- The top three in 4Q22—AWS, Microsoft Azure and Google Cloud—combinedly grew 26%, accounting for a 65% share of total customer spend: Canalys
- The quarterly growth rate slowed to 23% in Q4 2022, down from 34% in Q1 2022
- Enterprise demand for cloud services will stay; the growth rate for cloud infrastructure services is expected to slow for the coming few quarters
According to a recent report by Canalys, the total spend on cloud infrastructure services around the world grew 23% year on year in Q4 2022 to reach $65.8 billion, a jump of $12.3 billion. For the full-year 2022, the cloud infrastructure services expenditure rose 29% to $247.1 billion. Notably, this expenditure was $191.7 billion in 2021. The report opined that the increasing public cloud costs, fueled by inflation and macroeconomic uncertainties, are forcing enterprise customers to optimize public cloud spend after constant IT investment over the past three years in digital transformation.
The research specified that the realities of worsening macroeconomic conditions and the looming recession prompted a slowdown in the volume and pace of migration to the cloud in Q4, especially by enterprise customers, which typically have larger workloads.
With the estimates that enterprise demand for cloud services will hang on while the growth rate for cloud infrastructure services will continue to slow for the next few quarters, Canalys expects global cloud infrastructure services spending to grow by 23% for the full 2023, compared with 29% in 2022.
A Research Analyst with Canalys, Yi Zhang pointed out, “Enterprise customers are responding to higher cloud prices and higher-than-expected operating costs under the tough macroeconomic conditions. Customers that are currently on pay-per-use billing models will optimize cloud activities to reduce cloud consumption and save costs. There will also be a considerable slowdown in the take-up of cloud contracts, which will also result in a decrease in associated cloud revenue.”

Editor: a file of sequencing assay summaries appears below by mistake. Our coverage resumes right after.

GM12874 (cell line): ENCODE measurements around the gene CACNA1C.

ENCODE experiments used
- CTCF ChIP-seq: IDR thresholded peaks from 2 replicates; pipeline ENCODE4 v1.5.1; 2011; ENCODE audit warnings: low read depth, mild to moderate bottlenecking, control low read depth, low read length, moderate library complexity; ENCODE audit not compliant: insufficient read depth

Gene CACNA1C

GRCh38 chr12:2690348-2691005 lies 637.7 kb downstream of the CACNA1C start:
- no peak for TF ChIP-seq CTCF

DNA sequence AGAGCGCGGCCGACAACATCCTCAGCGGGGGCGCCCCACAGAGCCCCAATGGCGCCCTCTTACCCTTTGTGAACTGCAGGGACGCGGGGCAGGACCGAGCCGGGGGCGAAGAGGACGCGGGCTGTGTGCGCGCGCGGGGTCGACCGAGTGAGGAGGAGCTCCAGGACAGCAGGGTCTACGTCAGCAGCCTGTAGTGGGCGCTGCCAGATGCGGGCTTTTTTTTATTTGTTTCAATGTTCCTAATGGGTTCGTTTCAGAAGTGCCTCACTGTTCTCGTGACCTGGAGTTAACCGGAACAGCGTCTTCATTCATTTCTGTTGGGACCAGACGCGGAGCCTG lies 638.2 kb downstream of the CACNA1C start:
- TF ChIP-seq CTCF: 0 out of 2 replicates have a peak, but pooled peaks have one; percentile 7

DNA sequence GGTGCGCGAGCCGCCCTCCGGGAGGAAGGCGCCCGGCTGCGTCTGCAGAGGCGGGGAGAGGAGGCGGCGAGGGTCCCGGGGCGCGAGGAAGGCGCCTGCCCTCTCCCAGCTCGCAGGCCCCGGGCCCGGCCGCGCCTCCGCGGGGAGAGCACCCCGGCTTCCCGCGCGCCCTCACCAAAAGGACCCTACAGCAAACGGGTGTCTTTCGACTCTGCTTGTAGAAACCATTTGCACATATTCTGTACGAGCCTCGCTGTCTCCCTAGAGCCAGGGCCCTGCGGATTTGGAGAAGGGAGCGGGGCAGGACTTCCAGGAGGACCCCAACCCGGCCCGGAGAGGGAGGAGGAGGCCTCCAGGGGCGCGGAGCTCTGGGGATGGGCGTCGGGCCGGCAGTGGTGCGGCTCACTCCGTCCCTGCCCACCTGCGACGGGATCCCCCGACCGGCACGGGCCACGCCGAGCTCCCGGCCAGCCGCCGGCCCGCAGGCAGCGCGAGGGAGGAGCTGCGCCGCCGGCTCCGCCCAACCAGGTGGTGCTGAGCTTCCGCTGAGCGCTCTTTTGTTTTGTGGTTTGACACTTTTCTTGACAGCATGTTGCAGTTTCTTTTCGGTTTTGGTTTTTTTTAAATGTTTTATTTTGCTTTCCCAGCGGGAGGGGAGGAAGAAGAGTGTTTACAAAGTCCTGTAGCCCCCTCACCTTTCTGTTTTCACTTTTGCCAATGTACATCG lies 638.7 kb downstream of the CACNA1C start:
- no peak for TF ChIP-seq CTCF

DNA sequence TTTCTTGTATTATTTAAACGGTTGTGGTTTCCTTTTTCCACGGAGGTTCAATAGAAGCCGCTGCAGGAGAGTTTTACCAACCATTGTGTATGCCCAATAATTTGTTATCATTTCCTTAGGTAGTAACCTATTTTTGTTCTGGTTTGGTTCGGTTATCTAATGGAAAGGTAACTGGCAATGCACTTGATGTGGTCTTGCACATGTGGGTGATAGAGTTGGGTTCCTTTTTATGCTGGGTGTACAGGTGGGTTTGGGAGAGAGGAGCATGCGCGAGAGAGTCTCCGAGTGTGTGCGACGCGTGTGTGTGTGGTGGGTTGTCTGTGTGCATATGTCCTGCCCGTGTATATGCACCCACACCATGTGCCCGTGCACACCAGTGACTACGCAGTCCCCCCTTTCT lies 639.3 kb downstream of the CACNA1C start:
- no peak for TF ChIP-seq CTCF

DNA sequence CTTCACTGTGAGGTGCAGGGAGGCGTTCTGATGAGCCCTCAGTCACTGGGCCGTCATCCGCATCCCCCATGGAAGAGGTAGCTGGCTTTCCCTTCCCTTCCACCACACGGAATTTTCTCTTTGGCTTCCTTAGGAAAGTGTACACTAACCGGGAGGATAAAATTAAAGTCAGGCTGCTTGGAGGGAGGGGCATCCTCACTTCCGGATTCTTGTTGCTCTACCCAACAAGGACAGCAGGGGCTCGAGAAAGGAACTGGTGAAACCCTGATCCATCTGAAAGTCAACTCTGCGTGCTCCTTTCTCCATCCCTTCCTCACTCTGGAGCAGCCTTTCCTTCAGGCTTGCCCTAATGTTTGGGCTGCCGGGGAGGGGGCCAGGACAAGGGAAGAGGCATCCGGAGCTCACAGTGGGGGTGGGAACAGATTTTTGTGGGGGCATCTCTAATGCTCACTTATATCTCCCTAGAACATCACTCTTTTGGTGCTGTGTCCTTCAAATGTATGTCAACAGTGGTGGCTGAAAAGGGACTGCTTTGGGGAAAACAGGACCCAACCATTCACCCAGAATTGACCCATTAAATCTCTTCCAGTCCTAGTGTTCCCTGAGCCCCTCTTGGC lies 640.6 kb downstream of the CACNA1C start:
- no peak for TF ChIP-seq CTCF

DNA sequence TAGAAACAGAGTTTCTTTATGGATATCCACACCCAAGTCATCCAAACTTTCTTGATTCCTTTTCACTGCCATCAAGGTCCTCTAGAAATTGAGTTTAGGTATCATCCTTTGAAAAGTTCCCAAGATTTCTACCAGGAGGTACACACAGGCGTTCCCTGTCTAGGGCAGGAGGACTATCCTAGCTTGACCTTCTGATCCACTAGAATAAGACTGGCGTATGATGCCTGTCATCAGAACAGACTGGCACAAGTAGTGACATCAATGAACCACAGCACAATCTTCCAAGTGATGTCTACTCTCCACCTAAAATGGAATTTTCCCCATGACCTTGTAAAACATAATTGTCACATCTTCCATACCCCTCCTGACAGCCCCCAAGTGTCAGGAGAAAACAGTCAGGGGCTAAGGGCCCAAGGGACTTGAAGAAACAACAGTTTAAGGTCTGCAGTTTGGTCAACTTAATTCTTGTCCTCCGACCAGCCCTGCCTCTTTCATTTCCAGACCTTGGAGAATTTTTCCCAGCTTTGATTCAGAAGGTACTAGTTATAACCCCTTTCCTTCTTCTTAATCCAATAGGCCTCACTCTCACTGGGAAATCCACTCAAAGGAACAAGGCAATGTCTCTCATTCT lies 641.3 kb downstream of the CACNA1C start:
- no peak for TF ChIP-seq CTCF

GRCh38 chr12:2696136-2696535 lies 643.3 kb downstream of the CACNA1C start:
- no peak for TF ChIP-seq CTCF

Growing by just 20% on an annual basis, AWS nonetheless topped the cloud infrastructure services market this quarter, with 32% of the total spend. Canalys estimated that the decline of enterprise customers’ spending, combined with rising server energy and operating costs, resulted in an increasingly negative impact on its profitability. But, stated Canalys, AWS continues to actively invest in its channel ecosystems to expand its reach and acquire new customers—its new customers this quarter include Nasdaq, Yahoo and Descartes Labs.
Coming next on the list, Microsoft Azure seized 23% of the global cloud infrastructure services market after growing 31% year on year. Though witnessing moderated consumption growth in Azure, Canalys estimated its revenue to be steady as its backlog commitment grew to $189 billion in Q4 2022. The report said that Microsoft is also placing a big bet on AI as a driver of Azure growth, following its announcement as the exclusive cloud provider for OpenAI to run its AI services including ChatGPT.
Google Cloud took away 10% of the market and stood third in the list. The report mentioned that Google Cloud continues to report operating losses, but losses were reduced. With a growth of 36% year on year, its differentiated products and focused go-to-market strategy are helping to drive customer momentum.
Canalys VP Alex Smith believes that customers are rethinking how they use the cloud in their business operations. He said, “In some cases, there is a natural slowdown in computing demand as core operations see less activity. In addition, conservative budgeting among businesses will lead to less experimentation during the next 12 months.”
Canalys is an independent analyst company which delivers smart market insights to IT, channel and service provider professionals around the world. Canalys’ PC Analysis service provides quarterly updated shipment data. Here, cloud infrastructure services refer to those that provide infrastructure-as-a-service and platform-as-a-service, either on dedicated hosted private infrastructure or shared public infrastructure. This excludes software-as-a-service expenditure directly but includes revenue generated from the infrastructure services being consumed to host and operate them.